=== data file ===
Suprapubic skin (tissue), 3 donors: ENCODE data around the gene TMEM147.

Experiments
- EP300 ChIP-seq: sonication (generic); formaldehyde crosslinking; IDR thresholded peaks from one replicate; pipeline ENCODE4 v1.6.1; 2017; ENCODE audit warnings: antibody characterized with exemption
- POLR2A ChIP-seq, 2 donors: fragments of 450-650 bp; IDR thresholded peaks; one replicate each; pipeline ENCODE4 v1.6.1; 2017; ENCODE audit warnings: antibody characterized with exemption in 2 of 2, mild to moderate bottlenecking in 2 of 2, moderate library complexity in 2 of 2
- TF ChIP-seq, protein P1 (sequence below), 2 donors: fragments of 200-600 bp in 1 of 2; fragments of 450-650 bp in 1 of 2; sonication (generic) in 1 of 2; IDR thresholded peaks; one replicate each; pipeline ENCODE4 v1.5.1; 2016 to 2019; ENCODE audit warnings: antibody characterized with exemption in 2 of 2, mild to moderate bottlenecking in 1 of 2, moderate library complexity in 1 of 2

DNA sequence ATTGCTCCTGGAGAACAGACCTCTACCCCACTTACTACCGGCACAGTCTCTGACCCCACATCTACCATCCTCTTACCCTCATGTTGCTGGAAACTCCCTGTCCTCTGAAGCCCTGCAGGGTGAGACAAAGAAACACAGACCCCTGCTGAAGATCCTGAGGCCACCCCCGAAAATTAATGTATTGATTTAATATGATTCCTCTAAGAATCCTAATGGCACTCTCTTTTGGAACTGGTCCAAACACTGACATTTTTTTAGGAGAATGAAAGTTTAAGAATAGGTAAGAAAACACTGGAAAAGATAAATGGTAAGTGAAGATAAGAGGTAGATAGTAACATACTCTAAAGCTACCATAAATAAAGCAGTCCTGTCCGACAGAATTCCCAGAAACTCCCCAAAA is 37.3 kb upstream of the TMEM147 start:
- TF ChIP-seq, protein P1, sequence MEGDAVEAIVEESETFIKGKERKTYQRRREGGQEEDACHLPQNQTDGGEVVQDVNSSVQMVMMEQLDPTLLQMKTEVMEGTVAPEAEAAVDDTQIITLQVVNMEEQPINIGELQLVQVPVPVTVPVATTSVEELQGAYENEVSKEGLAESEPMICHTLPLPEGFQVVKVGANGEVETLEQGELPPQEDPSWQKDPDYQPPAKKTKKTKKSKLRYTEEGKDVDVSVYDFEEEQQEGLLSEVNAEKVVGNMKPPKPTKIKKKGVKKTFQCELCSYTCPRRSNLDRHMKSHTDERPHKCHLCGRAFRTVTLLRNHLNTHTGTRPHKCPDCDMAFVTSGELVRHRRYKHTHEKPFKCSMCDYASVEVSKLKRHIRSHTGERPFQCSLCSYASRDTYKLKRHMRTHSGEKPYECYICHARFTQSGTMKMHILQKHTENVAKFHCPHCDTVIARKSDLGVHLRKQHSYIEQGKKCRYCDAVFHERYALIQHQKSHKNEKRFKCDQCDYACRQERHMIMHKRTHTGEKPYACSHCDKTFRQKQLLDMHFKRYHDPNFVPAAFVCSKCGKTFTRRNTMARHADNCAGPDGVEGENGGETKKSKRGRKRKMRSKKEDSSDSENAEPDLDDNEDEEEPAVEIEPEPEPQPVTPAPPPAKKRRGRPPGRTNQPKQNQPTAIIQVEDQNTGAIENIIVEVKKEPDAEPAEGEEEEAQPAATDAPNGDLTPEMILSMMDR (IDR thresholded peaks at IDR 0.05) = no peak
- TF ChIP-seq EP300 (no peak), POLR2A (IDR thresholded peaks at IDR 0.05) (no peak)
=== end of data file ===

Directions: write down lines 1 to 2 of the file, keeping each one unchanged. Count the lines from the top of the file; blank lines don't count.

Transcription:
Suprapubic skin (tissue), 3 donors: ENCODE data around the gene TMEM147.

Experiments